IDEAS home Printed from https://ideas.repec.org/
MyIDEAS: Login to save this article or follow this journal

Fiscal institutions and public spending volatility in Europe

  • Albuquerque, Bruno

This work provides empirical evidence for a sizeable, statistically significant negative impact of the quality of fiscal institutions on public spending volatility for a panel of 23 EU countries over the 1980–2007 period. The dependent variable is the volatility of discretionary fiscal policy, which does not represent reactions to changes in economic conditions. Our baseline results thus give support to the strengthening of institutions to deal with excessive levels of discretion volatility, as more checks and balances make it harder for governments to change fiscal policy for reasons unrelated to the current state of the economy. Our results also show that bigger countries and bigger governments have less public spending volatility. In contrast to previous studies, the political factors do not seem to play a role, with the exception of the Herfindahl index, which suggests that a high concentration of parliamentary seats in a few parties would increase public spending volatility.

If you experience problems downloading a file, check if you have the proper application to view it first. In case of further problems read the IDEAS help page. Note that these files are not on the IDEAS site. Please be patient as the files may be large.

File URL: http://www.sciencedirect.com/science/article/pii/S0264999311001891
Download Restriction: Full text for ScienceDirect subscribers only

As the access to this document is restricted, you may want to look for a different version under "Related research" (further below) or search for a different version of it.

Article provided by Elsevier in its journal Economic Modelling.

Volume (Year): 28 (2011)
Issue (Month): 6 ()
Pages: 2544-2559

as
in new window

Handle: RePEc:eee:ecmode:v:28:y:2011:i:6:p:2544-2559
Contact details of provider: Web page: http://www.elsevier.com/locate/inca/30411

References listed on IDEAS
Please report citation or reference errors to , or , if you are the registered author of the cited work, log in to your RePEc Author Service profile, click on "citations" and make appropriate adjustments.:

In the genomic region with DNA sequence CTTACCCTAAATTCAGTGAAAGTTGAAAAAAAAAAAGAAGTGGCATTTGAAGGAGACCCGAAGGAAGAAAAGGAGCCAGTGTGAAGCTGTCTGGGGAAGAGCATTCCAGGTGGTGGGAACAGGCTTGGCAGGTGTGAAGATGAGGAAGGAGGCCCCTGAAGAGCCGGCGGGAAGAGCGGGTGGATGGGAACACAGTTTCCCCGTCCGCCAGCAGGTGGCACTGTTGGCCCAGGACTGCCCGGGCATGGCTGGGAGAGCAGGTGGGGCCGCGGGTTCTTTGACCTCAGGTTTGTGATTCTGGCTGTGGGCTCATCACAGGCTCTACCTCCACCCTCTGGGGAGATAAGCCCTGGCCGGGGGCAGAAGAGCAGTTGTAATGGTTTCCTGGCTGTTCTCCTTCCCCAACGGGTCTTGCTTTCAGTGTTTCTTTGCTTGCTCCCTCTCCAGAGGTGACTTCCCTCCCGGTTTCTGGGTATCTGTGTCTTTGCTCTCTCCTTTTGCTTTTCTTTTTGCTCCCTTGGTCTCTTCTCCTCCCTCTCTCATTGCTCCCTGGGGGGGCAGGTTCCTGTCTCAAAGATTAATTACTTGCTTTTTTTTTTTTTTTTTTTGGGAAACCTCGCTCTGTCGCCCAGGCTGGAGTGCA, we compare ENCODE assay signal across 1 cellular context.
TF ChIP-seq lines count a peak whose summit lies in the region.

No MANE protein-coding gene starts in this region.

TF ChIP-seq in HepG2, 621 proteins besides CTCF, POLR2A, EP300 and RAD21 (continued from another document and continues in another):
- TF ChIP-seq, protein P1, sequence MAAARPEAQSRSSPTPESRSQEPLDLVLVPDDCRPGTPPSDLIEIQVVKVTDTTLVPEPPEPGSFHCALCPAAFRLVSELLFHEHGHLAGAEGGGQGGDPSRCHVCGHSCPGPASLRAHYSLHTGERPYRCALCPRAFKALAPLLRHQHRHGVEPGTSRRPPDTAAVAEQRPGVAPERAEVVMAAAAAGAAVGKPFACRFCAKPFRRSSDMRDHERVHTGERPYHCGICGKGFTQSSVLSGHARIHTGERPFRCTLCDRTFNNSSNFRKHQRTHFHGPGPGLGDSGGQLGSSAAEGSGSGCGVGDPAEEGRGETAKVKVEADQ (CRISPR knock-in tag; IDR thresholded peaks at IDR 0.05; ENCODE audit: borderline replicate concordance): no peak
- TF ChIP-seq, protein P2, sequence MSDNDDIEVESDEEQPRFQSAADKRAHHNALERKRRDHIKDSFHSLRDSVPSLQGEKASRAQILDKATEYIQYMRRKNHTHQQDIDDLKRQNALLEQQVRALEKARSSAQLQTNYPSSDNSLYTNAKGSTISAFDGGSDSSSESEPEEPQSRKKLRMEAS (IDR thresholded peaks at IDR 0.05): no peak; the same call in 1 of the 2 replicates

as in new window
  1. António Afonso & Luca Agnello & Davide Furceri, 2008. "Fiscal Policy Responsiveness, Persistence, and Discretion," OECD Economics Department Working Papers 659, OECD Publishing.
  2. Xavier Debrun & Laurent Moulin & Alessandro Turrini & Joaquim Ayuso-i-Casals & Manmohan S. Kumar, 2008. "Tied to the mast? National fiscal rules in the European Union," Economic Policy, CEPR;CES;MSH, vol. 23, pages 297-362, 04.
  3. Hallerberg, Mark & Strauch, Rolf & von Hagen, Jürgen, 2004. "The design of fiscal rules and forms of governance in European Union countries," Working Paper Series 0419, European Central Bank.
  4. Bruno Albuquerque, 2010. "Fiscal Institutions and Public Spending Volatility in Europe," Working Papers w201017, Banco de Portugal, Economics and Research Department.
  5. Gian Maria Milesi-Ferretti & Roberto Perotti & Massimo Rostagno, 2002. "Electoral Systems And Public Spending," The Quarterly Journal of Economics, MIT Press, vol. 117(2), pages 609-657, May.
  6. Afonso, António & Furceri, Davide, 2010. "Government size, composition, volatility and economic growth," European Journal of Political Economy, Elsevier, vol. 26(4), pages 517-532, December.
  7. Furceri, Davide & Poplawski Ribeiro, Marcos, 2008. "Government spending volatility and the size of nations," Working Paper Series 0924, European Central Bank.
Full references (including those not matched with items on IDEAS)

This item is not listed on Wikipedia, on a reading list or among the top items on IDEAS.

When requesting a correction, please mention this item's handle: RePEc:eee:ecmode:v:28:y:2011:i:6:p:2544-2559. See general information about how to correct material in RePEc.

For technical questions regarding this item, or to correct its authors, title, abstract, bibliographic or download information, contact: (Zhang, Lei)

If you have authored this item and are not yet registered with RePEc, we encourage you to do it here. This allows to link your profile to this item. It also allows you to accept potential citations to this item that we are uncertain about.

If references are entirely missing, you can add them using this form.

If the full references list an item that is present in RePEc, but the system did not link to it, you can help with this form.

If you know of missing items citing this one, you can help us creating those links by adding the relevant references in the same way as above, for each refering item. If you are a registered author of this item, you may also want to check the "citations" tab in your profile, as there may be some citations waiting for confirmation.

Please note that corrections may take a couple of weeks to filter through the various RePEc services.

This information is provided to you by IDEAS at the Research Division of the Federal Reserve Bank of St. Louis using RePEc data.